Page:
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What is the state of the Permanent UX Marketplace currently?
The UX marketplace is healthy and the demand for User Experience professionals continues to grow. This may seem like quite a broad, sweeping statement, however almost 20% of the positions that we have placed over the last 6 months have been for clients making their first UX hire. This is encouraging to see, and this growth creates a real demand for UX professionals that are able to implement an adaptive UX process while communicating their ideas to internal stakeholders that aren’t familiar with UX practices. Established teams also continue to be a key point of growth for many expanding agency and client-side organisations.
So how is the Contract Market doing?
There are more contractors now than there were 6 months ago, and this is bringing down the contract rates slightly. There are still plenty of contract opportunities out there, however the competition is greater now, we are finding that many relatively seasoned contractors are willing to be flexible on rates in order to ensure consistent work.
Non-financial-services based contract positions that require a UX practitioner capable of leading UX on a project are likely to pay £375-£425 per day. At this level there will certainly be an element of strategic involvement aside from the UX deliverables that will need to be produced.
We have seen an increase in the number of rolling contracts, created as a means of “filling in” until a permanent hire is made (an effect of the candidate driven nature of the permanent marketplace), and also an increase in the number of very short term contracts (3-5 days) to facilitate focus groups and user testing sessions.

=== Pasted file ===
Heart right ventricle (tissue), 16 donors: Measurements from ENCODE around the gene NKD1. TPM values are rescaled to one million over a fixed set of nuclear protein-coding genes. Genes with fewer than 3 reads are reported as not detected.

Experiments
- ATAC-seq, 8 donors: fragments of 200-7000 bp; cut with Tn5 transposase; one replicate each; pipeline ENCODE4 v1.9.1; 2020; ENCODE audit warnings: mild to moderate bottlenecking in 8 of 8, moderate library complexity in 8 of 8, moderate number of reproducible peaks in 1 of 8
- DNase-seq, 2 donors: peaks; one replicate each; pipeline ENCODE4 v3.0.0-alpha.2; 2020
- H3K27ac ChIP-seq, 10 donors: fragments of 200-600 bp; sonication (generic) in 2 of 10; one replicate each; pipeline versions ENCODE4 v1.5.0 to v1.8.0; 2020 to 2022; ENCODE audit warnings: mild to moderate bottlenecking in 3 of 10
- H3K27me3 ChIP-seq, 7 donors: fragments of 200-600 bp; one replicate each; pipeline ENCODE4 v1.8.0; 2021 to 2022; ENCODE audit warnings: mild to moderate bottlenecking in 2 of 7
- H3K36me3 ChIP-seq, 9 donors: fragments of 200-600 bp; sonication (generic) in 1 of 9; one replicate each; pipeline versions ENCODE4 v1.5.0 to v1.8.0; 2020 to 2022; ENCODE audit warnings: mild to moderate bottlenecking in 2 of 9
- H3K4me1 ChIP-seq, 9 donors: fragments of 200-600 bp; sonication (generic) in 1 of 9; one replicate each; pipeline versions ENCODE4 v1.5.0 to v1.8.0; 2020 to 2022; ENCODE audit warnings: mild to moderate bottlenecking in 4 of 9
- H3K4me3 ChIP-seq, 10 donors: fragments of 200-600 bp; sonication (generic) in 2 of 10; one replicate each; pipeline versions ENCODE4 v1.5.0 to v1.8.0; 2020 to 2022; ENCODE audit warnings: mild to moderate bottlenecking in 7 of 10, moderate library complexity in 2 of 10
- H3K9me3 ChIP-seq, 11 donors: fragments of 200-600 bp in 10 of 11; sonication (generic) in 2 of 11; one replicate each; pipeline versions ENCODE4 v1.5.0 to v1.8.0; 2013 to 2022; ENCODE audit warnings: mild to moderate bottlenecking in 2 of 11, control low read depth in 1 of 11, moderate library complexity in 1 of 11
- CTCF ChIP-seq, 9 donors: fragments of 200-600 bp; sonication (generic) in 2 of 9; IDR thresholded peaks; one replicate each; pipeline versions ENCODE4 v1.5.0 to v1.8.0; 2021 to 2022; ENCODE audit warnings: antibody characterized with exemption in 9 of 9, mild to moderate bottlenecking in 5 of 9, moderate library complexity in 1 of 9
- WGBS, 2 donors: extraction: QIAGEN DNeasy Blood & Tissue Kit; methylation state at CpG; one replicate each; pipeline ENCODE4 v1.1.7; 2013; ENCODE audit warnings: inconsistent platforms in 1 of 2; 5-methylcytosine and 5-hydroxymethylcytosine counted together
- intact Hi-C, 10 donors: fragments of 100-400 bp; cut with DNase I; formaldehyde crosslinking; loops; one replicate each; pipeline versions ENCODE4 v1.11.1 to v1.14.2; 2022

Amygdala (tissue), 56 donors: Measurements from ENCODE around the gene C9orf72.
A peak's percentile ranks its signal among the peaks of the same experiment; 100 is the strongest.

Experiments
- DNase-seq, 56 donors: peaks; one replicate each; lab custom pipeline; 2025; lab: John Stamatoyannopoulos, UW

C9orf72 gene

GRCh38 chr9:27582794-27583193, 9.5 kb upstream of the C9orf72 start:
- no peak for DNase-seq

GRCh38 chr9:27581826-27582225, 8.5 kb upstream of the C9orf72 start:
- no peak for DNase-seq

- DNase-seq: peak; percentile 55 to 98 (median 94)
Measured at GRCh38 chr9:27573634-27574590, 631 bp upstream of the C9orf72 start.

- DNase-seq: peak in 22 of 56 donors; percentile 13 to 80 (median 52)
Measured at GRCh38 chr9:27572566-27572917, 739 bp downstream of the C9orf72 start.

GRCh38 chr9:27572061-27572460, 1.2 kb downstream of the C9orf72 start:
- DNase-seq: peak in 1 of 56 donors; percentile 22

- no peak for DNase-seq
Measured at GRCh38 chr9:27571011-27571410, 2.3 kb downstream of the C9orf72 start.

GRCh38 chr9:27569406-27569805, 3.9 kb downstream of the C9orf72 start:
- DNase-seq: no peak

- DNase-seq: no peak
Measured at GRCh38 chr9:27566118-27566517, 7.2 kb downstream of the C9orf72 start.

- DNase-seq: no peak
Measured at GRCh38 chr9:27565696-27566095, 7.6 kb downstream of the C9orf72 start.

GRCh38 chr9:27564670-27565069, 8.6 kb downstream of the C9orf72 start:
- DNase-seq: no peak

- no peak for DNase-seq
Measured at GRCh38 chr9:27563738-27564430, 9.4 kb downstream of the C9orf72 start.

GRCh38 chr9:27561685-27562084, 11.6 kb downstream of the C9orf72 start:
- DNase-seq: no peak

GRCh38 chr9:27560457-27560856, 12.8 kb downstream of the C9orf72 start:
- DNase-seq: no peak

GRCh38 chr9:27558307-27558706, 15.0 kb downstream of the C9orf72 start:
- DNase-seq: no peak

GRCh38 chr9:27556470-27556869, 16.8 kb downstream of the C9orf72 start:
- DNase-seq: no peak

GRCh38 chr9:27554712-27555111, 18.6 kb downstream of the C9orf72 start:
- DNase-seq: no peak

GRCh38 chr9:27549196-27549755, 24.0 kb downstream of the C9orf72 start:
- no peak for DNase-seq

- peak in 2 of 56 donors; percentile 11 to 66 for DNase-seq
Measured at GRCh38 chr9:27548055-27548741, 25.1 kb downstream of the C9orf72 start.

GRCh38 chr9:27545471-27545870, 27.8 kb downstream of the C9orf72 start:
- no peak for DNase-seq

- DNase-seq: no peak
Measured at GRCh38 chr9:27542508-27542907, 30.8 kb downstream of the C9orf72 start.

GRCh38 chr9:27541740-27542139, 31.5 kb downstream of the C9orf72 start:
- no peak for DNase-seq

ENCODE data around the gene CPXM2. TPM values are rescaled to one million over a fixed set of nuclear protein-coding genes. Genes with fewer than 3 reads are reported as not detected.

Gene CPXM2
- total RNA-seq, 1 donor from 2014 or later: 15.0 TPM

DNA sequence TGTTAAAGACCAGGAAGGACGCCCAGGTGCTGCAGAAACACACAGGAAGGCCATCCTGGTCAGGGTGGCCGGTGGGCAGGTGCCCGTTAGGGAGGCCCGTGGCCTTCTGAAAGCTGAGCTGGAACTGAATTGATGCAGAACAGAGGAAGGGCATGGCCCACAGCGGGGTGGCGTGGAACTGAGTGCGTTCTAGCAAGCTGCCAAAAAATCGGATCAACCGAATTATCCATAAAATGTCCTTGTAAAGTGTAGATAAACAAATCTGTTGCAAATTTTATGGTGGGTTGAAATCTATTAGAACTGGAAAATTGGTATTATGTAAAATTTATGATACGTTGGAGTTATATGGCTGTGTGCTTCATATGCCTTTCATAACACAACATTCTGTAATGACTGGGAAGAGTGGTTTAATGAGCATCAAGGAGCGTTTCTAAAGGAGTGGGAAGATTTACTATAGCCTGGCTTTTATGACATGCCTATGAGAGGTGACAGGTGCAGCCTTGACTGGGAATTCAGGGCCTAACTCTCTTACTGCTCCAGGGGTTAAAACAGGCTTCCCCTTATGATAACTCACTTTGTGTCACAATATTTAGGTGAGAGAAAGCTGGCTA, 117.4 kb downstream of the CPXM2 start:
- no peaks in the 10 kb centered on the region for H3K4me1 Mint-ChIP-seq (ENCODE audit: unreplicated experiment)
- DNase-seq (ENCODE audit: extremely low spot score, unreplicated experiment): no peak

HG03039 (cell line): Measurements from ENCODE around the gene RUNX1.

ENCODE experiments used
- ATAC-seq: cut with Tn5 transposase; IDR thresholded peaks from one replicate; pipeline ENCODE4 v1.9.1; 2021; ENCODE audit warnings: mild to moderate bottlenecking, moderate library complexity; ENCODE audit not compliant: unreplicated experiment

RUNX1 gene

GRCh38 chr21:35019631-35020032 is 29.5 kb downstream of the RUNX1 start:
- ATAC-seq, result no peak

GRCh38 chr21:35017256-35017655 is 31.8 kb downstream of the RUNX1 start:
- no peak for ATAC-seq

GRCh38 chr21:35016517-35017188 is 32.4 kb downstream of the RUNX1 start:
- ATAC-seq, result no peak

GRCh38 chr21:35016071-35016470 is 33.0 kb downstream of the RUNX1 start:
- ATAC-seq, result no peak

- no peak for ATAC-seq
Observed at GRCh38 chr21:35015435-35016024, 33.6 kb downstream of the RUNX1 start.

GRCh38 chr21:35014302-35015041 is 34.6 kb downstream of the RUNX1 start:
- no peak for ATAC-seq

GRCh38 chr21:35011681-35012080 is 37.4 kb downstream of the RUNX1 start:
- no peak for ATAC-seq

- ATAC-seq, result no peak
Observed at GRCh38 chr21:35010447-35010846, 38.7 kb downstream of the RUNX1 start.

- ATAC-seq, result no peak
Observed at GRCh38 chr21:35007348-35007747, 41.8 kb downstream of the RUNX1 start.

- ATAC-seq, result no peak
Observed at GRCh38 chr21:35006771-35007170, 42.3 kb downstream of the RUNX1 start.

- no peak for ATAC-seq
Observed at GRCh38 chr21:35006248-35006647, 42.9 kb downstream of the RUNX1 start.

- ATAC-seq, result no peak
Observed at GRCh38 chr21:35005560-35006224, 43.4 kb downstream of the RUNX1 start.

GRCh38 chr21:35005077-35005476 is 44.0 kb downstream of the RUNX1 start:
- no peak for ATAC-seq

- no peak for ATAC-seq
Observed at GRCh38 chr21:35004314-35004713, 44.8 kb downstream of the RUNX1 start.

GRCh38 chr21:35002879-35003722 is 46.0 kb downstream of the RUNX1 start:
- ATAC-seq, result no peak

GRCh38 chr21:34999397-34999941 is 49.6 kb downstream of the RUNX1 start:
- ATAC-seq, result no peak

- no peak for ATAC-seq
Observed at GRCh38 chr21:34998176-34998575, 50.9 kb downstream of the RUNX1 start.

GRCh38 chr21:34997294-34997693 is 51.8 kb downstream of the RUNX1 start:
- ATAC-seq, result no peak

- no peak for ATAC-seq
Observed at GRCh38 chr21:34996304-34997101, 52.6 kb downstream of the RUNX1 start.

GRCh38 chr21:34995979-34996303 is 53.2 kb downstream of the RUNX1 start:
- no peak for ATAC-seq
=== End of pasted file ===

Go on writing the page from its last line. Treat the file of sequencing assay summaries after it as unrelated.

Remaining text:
What are Hiring Managers looking for right now?
Axure is the wireframing tool of choice as a result of its prototyping capabilities, with knowledge of HTML5, CSS3 and Jquery becoming more important too. Social media UX specific experience is also becoming increasingly sought-after within digital agencies.
Specifically relevant to contracting professionals, given the increase in the number of candidates available, employers are focussing more on specific project relevance more-so than the UX skill-set which is now more broadly available.
Trends Occurring within the UX Space
Over the past year an increasing number of Visual Designers and Front-End Developers have been transitioning into UX; and where-as 12 months ago this was a constant cause of complaint for hiring managers ‘I have advertised a UX position and have received 40 CV’s; not one of them a UX Architect – Can you help me?!’, the market is now becoming more accepting of both creative designers and developers, for a couple of reasons.
Firstly, there seems to have been an increase in the number of ‘UX/UI Design’ positions that are available, these are suited for the creative professionals looking to make the transition into UX. These roles tend to be situated within small to medium sized companies, that perhaps do not have the projects to support a full-time UX professional, and look to utilise a well-rounded skill-set.
Secondly, UX is becoming much more of an iterative process, and one in which prototyping seems to be quickly replacing static wireframing. More and more websites are responsive, and producing pages and pages of static wireframes is not cost or time effective. This is creating a demand for UX Architects that can code, and is opening the door for technical professionals who can quickly pick up core UX principals.
An Increase in Multi-Channel UX/CX Positions
A noticeable trend occurring within the UX space is an increase in both permanent and contract positions that are instrumental to client’s multi-channel customer experience. Positions focussed on improving the usability of internal systems and interfaces used by telephonic customer support and service staff, aimed at strengthening multi-channel brand experience. Given the access to, and availability of the actual users of the interfaces, these can make for some quite interesting projects, in which improvement is easily measurable. Furthermore, these projects can be refreshingly usability focussed as less importance is placed on visual elements.
If you are in need of a new challenge (or know someone who is), would like to learn more about some of our current opportunities in UX or our clients, please contact Chris on 0203 301 9905 or at firstname.lastname@example.org. Search all our current vacancies.